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In addition to teaching these budding horties about weeds, soil, pruning, composting, plant care, pests, disease, and beneficials, I also take time to teach them about tools. Using the right tool for the right job can mean the difference between completing a task efficiently and successfully or getting hurt and giving up. Professionals like me evolve into tool collectors, but for the beginner, just a few foundational tools are all that’s needed to really dig in.
I can’t imagine trying to garden without a pointed-tip digging shovel on hand. This style shovel – whether you prefer a D-Handle or a Long Handle – is my go-to tool for preparing holes for planting, turning a bed, or doing a deeper excavation. If digging is your job, choose a shovel that comes to a pointed tip at the end rather than squaring off at the end. The square ends have their place, but for digging a hole a pointed tip is key.
Weeds happen. Perennials need dividing. Rootballs need breaking up. And, sometimes a gardener needs to set aside the big shovel, get down on her knees and carefully dig with a smaller tool. I always have a tool for these jobs strapped to my hip when I go out to work in the garden. The Fiskars Big Grip Knife is my go-to favorite for each of these tasks – and quite a few more.
Every gardener will need to cut and prune. Because just about every trip I make into the garden requires I trim a branch or cut back a spent perennial, I always make a point of having both my folding bypass shears and a folding handsaw on hand. I prefer a bypass shear rather than an anvil pruner for getting clean cuts on living material. (Bypass shears slice like scissors; Anvil pruners smash.) And, when I’m making cuts on branches that are a bit too large for my bypass shears; I pull out a folding saw to make those cuts. For new and veteran gardeners alike, the folding and locking mechanism may provide an extra bit of security against nicks and cuts.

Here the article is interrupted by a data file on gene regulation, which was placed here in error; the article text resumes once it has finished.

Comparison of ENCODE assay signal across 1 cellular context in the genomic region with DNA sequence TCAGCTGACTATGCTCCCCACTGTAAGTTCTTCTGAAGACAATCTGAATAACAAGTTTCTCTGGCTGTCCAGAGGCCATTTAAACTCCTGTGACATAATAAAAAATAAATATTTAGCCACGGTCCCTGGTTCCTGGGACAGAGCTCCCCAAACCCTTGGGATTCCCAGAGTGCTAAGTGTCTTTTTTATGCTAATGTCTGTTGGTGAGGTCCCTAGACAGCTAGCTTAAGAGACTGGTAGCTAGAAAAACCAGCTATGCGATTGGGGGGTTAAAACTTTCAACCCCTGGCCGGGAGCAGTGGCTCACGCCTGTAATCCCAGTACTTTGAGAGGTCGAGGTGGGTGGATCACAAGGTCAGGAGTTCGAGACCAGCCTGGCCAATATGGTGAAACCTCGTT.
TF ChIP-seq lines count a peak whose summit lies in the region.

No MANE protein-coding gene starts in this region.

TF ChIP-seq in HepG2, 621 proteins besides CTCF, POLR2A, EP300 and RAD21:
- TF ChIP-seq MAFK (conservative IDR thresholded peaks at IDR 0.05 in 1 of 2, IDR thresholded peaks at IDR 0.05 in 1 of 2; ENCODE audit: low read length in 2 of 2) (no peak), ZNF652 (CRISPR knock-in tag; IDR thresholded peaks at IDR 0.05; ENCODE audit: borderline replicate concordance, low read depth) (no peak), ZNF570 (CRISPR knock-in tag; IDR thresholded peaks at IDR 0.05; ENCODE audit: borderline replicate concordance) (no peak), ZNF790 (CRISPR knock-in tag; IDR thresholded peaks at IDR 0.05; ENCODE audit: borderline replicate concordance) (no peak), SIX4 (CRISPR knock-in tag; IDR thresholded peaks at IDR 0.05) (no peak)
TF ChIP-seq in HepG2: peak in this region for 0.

Every gardener learns that cleaning up is a big part of what gardening’s all about. And a good rake makes easy work of clearing away leaves in autumn or pruning detritus in spring. They’re also handing for gently knocking heavy snow loads off weighted down branches in winter.
If you’re just beginning to fill out your tool shed, grab a pair of bypass shears, a folding handsaw, a pointed tip shovel, a big grip knife, and a rake. With just these five simple tools you’ll be growing with ease right from the start.